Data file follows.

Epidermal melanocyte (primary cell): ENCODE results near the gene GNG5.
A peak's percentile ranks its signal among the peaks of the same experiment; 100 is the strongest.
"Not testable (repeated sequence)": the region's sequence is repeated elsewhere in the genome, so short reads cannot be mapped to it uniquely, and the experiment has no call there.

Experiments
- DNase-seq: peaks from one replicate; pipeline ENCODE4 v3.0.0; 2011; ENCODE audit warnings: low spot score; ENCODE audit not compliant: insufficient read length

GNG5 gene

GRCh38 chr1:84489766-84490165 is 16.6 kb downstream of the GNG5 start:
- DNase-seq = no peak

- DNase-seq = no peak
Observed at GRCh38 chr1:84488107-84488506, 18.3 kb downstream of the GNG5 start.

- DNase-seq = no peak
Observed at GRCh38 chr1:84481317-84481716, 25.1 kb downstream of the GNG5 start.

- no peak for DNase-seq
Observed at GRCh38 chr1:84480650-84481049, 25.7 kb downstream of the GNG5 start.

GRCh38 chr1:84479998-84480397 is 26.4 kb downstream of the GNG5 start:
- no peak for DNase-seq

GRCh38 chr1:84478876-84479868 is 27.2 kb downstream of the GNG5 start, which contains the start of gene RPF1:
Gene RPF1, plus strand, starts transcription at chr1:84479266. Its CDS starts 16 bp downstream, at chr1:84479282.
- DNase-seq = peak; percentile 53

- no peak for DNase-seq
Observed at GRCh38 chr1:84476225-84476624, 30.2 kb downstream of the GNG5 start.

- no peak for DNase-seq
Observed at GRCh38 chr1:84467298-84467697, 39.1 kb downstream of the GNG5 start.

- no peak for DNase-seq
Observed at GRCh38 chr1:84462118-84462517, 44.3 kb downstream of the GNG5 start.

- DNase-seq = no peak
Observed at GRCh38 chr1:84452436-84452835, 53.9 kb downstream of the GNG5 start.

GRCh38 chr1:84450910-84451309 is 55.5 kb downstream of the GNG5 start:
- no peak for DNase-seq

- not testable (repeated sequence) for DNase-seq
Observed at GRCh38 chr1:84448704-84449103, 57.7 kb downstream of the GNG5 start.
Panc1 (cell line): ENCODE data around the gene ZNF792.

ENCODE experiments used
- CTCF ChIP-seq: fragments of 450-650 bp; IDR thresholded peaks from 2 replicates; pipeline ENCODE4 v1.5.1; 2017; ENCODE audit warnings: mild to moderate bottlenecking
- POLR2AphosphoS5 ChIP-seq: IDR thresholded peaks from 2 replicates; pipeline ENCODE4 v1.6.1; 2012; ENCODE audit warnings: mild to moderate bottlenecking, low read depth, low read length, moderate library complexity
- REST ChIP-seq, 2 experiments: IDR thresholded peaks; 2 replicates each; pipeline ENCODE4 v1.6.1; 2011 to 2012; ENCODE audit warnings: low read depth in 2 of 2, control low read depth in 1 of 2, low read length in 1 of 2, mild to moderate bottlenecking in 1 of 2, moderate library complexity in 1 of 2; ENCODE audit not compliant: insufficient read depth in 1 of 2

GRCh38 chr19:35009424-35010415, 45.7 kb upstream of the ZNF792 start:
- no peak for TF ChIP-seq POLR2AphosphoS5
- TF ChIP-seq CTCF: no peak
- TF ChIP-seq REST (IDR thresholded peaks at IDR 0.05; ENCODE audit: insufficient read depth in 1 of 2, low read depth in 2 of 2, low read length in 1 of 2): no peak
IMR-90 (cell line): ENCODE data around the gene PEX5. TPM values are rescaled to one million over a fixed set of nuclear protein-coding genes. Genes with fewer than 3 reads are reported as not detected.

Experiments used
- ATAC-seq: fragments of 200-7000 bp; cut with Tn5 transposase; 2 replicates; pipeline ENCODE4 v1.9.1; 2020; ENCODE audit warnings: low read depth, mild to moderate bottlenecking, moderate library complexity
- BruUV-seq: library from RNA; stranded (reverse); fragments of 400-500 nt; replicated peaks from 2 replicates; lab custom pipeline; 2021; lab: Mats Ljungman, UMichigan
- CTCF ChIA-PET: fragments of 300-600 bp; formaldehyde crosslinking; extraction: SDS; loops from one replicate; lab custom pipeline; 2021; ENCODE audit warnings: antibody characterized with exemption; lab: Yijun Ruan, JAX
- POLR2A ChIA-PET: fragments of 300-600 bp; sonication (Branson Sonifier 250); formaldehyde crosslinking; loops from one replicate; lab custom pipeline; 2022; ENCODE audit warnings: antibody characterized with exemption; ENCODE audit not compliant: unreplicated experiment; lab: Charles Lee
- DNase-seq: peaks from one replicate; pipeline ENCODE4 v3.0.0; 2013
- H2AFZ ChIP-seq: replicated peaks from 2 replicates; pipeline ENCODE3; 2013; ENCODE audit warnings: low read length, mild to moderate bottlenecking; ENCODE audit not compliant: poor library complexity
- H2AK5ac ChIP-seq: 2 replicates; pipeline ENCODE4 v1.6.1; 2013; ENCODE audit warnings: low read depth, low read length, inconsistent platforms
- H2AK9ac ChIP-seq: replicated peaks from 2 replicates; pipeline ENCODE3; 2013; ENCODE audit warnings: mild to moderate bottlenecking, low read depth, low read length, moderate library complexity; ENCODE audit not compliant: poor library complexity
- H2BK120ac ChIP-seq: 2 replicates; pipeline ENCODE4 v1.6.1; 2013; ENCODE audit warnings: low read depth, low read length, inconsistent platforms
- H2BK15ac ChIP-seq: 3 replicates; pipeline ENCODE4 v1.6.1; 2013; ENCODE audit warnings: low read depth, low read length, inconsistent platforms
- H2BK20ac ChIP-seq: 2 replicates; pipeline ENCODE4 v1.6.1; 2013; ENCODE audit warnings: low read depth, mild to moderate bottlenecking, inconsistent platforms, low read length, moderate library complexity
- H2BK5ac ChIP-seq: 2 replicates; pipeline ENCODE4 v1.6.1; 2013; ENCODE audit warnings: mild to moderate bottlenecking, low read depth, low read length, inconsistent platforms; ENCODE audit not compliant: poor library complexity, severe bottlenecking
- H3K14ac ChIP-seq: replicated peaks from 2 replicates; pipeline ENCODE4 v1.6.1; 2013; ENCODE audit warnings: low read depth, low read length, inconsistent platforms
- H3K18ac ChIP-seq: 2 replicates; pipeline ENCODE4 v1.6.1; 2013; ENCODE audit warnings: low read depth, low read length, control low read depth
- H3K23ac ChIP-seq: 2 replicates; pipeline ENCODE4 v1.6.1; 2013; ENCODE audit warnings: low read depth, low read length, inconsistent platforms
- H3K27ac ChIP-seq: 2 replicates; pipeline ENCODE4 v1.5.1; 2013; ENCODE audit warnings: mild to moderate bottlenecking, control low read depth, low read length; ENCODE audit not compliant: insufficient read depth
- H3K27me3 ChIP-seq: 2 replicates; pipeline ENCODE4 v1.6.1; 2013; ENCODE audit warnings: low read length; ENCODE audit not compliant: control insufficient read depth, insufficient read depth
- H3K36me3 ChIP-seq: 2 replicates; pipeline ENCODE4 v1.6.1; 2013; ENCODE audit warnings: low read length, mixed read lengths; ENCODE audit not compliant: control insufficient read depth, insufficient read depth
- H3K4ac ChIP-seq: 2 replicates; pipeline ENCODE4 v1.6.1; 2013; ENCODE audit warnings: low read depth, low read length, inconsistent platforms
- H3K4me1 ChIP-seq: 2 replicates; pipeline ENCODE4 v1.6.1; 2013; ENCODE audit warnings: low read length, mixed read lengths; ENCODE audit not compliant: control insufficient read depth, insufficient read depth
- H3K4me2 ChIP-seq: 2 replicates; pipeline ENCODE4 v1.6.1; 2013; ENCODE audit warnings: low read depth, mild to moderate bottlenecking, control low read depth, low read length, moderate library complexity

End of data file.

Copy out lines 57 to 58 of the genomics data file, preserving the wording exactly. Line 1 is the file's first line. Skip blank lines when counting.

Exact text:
- H3K23ac ChIP-seq: 2 replicates; pipeline ENCODE4 v1.6.1; 2013; ENCODE audit warnings: low read depth, low read length, inconsistent platforms
- H3K27ac ChIP-seq: 2 replicates; pipeline ENCODE4 v1.5.1; 2013; ENCODE audit warnings: mild to moderate bottlenecking, control low read depth, low read length; ENCODE audit not compliant: insufficient read depth